UPDATE (4:33 p.m.): CNN Money and the San Francisco Police Department confirm that Zhitomirskiy's cause of death was suicide. Police reports say officers responded to phone calls about a possible suicide, and arrived at the 700 block of Treat Avenue around 8:10 p.m. Saturday. The case has been referred to the medical examiner's office, where the coroner will determine Zhitomirskiy's cause of death, which could take several weeks.
Ilya Zhitomirskiy, one of the four co-founders of Diaspora, an open source social network based in New York has died. The cause and date of his death have not yet been reported, but the company has confirmed his death. Zhitomirskiy was 22.
Zhitomirskiy founded the project with three other students at New York University's Courant Institute of Mathematical Sciences, including Dan Grippi, Maxwell Zalsberg and Raphael Sofaer, in April 2010. Angered by significant privacy changes made to Facebook earlier that year, the four students wanted a social network that didn't force people to surrender their privacy, so they created Diaspora, an open-source alternative to Facebook.
So many people think it needs to exist, Salzberg said in a May 2010 interview. We're making it because we want to use it.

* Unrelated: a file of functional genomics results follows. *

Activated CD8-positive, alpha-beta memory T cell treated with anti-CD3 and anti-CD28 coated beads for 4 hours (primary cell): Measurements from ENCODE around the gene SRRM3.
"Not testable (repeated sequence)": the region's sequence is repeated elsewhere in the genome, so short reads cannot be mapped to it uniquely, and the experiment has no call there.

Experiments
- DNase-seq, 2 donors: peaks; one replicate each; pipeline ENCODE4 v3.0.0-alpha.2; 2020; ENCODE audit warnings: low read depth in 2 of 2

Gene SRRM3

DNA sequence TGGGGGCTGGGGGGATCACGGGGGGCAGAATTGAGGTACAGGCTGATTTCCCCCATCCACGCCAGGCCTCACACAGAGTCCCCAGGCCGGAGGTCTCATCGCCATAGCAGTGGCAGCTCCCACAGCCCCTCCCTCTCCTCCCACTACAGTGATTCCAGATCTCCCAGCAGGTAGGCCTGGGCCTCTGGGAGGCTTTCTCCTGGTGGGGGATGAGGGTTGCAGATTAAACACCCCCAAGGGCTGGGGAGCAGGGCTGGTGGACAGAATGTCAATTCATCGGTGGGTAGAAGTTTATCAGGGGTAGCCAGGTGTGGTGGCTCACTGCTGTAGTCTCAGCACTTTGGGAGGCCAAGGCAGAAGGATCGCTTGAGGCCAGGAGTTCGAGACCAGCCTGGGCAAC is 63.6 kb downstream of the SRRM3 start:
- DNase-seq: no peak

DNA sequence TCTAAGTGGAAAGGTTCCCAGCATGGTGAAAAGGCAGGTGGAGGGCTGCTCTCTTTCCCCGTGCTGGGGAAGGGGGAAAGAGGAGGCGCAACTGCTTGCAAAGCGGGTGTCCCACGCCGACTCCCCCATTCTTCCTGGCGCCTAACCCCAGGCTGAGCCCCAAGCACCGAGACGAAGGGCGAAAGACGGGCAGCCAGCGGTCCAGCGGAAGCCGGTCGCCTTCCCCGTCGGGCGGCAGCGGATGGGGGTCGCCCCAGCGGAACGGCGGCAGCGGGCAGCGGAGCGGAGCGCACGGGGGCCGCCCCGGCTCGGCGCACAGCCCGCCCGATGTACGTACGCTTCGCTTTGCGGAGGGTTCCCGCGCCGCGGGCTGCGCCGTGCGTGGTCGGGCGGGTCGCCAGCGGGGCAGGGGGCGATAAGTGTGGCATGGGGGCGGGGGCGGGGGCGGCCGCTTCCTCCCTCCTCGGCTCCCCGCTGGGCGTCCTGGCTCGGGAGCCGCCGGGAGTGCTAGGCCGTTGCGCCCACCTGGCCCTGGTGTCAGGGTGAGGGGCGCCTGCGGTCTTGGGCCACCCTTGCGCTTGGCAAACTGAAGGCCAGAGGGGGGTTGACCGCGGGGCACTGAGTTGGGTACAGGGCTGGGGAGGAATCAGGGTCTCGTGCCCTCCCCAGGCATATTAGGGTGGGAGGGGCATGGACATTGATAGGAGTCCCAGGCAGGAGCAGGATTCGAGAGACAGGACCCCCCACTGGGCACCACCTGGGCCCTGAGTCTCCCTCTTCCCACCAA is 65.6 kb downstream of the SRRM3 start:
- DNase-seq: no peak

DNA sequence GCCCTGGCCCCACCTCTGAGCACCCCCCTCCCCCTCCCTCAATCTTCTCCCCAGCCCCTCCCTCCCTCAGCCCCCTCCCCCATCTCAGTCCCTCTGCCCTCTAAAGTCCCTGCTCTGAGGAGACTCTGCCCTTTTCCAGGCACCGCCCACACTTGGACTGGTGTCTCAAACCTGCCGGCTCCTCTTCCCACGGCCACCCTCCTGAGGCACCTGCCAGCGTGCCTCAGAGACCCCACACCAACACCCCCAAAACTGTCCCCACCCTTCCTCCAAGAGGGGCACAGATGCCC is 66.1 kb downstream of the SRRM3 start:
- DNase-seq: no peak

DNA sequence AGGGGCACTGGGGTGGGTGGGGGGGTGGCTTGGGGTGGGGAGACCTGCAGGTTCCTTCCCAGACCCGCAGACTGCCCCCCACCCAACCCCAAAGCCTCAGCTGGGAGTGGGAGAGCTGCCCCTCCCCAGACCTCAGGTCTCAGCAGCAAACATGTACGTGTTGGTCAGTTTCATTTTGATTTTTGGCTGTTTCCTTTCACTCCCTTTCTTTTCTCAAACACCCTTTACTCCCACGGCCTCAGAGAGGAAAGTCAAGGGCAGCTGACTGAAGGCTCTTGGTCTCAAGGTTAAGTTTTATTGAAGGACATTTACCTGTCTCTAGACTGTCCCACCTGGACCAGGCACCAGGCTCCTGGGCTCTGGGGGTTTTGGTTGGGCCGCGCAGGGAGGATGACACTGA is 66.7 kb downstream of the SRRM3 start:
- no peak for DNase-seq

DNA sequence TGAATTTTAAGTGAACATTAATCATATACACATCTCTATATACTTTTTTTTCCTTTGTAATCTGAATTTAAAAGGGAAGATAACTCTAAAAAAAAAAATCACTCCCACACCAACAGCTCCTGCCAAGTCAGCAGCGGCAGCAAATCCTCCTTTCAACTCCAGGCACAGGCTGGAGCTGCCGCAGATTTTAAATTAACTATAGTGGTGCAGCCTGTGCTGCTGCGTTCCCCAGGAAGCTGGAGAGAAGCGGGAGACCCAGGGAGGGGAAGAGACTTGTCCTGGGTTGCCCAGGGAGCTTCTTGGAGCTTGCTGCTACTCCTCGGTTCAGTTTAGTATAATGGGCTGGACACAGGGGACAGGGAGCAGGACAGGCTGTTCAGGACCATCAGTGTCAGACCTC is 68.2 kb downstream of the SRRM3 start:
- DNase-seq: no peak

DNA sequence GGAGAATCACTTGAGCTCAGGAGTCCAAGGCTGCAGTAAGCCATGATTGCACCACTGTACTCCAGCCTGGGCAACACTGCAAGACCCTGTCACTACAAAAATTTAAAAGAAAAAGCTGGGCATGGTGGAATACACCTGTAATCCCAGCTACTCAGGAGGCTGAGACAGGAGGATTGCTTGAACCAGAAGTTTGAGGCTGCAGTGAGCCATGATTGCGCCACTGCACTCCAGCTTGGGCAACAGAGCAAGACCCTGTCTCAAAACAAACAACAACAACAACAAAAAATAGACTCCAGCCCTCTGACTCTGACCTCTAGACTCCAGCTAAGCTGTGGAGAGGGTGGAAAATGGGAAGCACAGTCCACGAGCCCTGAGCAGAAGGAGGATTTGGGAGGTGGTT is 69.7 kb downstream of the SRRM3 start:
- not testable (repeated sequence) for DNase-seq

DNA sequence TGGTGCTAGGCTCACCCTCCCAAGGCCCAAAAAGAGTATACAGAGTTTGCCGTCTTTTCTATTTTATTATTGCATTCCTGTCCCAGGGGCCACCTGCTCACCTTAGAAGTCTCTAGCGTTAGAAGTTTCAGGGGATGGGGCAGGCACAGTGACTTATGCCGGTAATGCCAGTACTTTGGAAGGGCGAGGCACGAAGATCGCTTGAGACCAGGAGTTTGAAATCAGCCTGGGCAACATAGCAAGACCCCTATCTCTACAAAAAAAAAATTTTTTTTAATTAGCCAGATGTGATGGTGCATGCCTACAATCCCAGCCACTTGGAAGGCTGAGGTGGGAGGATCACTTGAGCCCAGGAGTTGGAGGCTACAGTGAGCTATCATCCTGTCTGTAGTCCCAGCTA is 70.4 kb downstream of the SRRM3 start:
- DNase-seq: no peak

Diaspora took to online fundraising website Kickstarter with hopes to raise $10,000. The start-up exceeded its goal, raising over $100,000 in donations. By far the most surprising donor to the project was none other than the founder and CEO of Facebook, Mark Zuckerberg.
I donated, Zuckerberg said. I think it is a cool idea.
Diaspora officially released its code on Sept. 15, 2010. In a little more than a year, the company has added several important features, including direct messages, status update Like buttons, a notifications channel, and an ability to follow hashtags. If users don't want to start their social networks from scratch, they can opt to link in their Facebook account information and build from there. Users can also syndicate their updates on Diaspora to Facebook, Twitter and Tumblr.
The service also recently launched support for its first application, Cubbi.es, which works in tandem with a Firefox or Chrome extension that lets users post photos they find on the Internet.
Now that a co-founder has died, the company vows to push forward with its goal of creating a decentralizing social network that lets you be yourself and share however you want, with or without your real name.
Diaspora has raised more than $200,000 in donations to date.